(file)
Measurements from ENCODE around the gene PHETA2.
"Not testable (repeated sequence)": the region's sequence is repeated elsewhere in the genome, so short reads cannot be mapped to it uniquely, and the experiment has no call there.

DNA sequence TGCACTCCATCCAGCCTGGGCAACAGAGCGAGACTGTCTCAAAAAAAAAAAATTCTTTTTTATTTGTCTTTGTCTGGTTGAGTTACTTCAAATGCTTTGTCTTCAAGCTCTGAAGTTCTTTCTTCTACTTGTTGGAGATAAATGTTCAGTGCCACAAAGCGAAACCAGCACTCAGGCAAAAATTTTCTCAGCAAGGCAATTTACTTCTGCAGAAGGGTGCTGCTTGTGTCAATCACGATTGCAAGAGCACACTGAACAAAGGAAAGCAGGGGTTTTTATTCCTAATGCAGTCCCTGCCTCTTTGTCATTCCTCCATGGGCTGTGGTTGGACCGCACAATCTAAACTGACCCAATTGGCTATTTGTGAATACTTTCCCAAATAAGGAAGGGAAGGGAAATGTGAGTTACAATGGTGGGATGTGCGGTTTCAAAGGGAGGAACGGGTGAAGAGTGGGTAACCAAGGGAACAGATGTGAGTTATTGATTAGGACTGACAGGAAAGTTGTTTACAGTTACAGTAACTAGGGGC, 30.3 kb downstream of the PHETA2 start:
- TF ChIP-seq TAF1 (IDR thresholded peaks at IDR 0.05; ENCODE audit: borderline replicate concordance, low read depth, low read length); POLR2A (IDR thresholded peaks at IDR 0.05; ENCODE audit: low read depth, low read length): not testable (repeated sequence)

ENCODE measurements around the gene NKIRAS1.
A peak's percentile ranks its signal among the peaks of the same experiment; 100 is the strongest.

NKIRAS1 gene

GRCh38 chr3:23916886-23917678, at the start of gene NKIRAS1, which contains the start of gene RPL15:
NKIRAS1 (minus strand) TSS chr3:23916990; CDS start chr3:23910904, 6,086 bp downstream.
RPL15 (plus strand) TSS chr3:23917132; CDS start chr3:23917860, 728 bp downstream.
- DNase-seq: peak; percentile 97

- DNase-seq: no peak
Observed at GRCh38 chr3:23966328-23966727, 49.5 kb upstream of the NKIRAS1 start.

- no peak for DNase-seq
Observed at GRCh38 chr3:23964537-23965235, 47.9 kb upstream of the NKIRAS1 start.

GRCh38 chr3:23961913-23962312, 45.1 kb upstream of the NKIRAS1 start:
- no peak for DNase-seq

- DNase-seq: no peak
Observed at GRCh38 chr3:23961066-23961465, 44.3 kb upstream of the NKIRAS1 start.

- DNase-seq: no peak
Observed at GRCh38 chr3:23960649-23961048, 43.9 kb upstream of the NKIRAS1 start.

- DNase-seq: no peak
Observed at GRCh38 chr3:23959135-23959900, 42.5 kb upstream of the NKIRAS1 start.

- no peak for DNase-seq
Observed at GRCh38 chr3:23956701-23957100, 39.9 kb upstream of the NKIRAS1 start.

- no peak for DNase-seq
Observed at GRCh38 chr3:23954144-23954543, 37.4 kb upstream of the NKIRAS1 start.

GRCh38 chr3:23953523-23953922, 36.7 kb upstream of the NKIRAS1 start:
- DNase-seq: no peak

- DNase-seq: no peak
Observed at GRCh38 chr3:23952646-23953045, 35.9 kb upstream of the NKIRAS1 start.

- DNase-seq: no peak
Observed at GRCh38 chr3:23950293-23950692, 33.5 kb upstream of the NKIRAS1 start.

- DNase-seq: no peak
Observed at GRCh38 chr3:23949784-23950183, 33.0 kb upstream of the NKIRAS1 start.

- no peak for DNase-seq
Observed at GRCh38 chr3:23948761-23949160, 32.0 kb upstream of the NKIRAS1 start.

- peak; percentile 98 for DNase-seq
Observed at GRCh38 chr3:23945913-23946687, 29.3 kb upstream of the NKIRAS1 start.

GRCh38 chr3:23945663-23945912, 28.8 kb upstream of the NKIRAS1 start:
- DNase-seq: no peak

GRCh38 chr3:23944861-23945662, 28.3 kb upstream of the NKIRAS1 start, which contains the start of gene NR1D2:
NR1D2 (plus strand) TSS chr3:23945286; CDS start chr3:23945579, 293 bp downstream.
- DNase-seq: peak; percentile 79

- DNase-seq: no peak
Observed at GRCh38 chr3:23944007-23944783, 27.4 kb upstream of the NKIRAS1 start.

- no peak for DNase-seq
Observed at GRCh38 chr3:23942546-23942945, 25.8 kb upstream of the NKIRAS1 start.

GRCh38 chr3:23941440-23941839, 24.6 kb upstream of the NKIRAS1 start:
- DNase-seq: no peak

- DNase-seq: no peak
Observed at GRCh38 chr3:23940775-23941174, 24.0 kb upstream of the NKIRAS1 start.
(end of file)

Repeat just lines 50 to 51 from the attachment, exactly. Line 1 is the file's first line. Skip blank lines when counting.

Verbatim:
- DNase-seq: no peak

- DNase-seq: no peak